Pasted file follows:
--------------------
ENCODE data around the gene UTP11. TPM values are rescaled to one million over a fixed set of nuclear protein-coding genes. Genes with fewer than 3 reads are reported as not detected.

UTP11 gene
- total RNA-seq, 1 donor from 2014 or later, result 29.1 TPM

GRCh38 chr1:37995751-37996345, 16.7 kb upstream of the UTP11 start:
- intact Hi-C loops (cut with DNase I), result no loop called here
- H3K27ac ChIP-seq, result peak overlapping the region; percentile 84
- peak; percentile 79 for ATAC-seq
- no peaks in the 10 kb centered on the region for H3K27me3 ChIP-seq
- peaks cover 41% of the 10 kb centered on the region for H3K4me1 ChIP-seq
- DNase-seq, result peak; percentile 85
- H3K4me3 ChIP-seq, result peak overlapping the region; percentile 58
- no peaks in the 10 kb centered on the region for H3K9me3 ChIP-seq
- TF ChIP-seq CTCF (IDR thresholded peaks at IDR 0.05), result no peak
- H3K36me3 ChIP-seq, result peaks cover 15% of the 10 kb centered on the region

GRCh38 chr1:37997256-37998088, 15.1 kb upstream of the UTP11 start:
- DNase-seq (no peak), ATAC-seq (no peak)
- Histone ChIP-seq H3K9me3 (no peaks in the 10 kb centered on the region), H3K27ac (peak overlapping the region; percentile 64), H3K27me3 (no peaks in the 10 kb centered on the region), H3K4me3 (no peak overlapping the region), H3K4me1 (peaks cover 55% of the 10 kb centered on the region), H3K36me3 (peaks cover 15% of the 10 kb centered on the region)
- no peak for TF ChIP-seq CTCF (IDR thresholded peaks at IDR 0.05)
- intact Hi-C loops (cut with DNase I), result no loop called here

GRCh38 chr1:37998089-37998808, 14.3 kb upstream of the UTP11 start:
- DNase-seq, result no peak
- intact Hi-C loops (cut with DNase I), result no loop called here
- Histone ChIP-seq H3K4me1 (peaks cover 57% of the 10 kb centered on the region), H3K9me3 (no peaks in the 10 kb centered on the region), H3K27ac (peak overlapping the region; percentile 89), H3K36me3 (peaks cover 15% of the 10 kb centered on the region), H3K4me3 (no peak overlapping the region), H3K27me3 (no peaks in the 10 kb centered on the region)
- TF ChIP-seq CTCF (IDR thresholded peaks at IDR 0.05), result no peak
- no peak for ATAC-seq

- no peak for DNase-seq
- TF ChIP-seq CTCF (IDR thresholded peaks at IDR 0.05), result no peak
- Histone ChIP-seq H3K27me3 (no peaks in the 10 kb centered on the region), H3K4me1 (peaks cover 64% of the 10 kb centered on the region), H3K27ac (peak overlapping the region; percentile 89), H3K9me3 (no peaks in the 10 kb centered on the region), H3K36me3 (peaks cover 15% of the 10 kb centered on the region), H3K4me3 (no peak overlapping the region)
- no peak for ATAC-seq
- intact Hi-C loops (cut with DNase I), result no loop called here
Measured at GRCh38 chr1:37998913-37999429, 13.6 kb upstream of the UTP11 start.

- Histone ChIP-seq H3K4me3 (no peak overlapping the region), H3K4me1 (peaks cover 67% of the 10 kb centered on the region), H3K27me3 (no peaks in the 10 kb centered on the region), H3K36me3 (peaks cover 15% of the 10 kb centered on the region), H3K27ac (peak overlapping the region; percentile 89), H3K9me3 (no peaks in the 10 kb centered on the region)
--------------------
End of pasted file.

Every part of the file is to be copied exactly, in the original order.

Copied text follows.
ENCODE data around the gene UTP11. TPM values are rescaled to one million over a fixed set of nuclear protein-coding genes. Genes with fewer than 3 reads are reported as not detected.

UTP11 gene
- total RNA-seq, 1 donor from 2014 or later, result 29.1 TPM

GRCh38 chr1:37995751-37996345, 16.7 kb upstream of the UTP11 start:
- intact Hi-C loops (cut with DNase I), result no loop called here
- H3K27ac ChIP-seq, result peak overlapping the region; percentile 84
- peak; percentile 79 for ATAC-seq
- no peaks in the 10 kb centered on the region for H3K27me3 ChIP-seq
- peaks cover 41% of the 10 kb centered on the region for H3K4me1 ChIP-seq
- DNase-seq, result peak; percentile 85
- H3K4me3 ChIP-seq, result peak overlapping the region; percentile 58
- no peaks in the 10 kb centered on the region for H3K9me3 ChIP-seq
- TF ChIP-seq CTCF (IDR thresholded peaks at IDR 0.05), result no peak
- H3K36me3 ChIP-seq, result peaks cover 15% of the 10 kb centered on the region

GRCh38 chr1:37997256-37998088, 15.1 kb upstream of the UTP11 start:
- DNase-seq (no peak), ATAC-seq (no peak)
- Histone ChIP-seq H3K9me3 (no peaks in the 10 kb centered on the region), H3K27ac (peak overlapping the region; percentile 64), H3K27me3 (no peaks in the 10 kb centered on the region), H3K4me3 (no peak overlapping the region), H3K4me1 (peaks cover 55% of the 10 kb centered on the region), H3K36me3 (peaks cover 15% of the 10 kb centered on the region)
- no peak for TF ChIP-seq CTCF (IDR thresholded peaks at IDR 0.05)
- intact Hi-C loops (cut with DNase I), result no loop called here

GRCh38 chr1:37998089-37998808, 14.3 kb upstream of the UTP11 start:
- DNase-seq, result no peak
- intact Hi-C loops (cut with DNase I), result no loop called here
- Histone ChIP-seq H3K4me1 (peaks cover 57% of the 10 kb centered on the region), H3K9me3 (no peaks in the 10 kb centered on the region), H3K27ac (peak overlapping the region; percentile 89), H3K36me3 (peaks cover 15% of the 10 kb centered on the region), H3K4me3 (no peak overlapping the region), H3K27me3 (no peaks in the 10 kb centered on the region)
- TF ChIP-seq CTCF (IDR thresholded peaks at IDR 0.05), result no peak
- no peak for ATAC-seq

- no peak for DNase-seq
- TF ChIP-seq CTCF (IDR thresholded peaks at IDR 0.05), result no peak
- Histone ChIP-seq H3K27me3 (no peaks in the 10 kb centered on the region), H3K4me1 (peaks cover 64% of the 10 kb centered on the region), H3K27ac (peak overlapping the region; percentile 89), H3K9me3 (no peaks in the 10 kb centered on the region), H3K36me3 (peaks cover 15% of the 10 kb centered on the region), H3K4me3 (no peak overlapping the region)
- no peak for ATAC-seq
- intact Hi-C loops (cut with DNase I), result no loop called here
Measured at GRCh38 chr1:37998913-37999429, 13.6 kb upstream of the UTP11 start.

- Histone ChIP-seq H3K4me3 (no peak overlapping the region), H3K4me1 (peaks cover 67% of the 10 kb centered on the region), H3K27me3 (no peaks in the 10 kb centered on the region), H3K36me3 (peaks cover 15% of the 10 kb centered on the region), H3K27ac (peak overlapping the region; percentile 89), H3K9me3 (no peaks in the 10 kb centered on the region)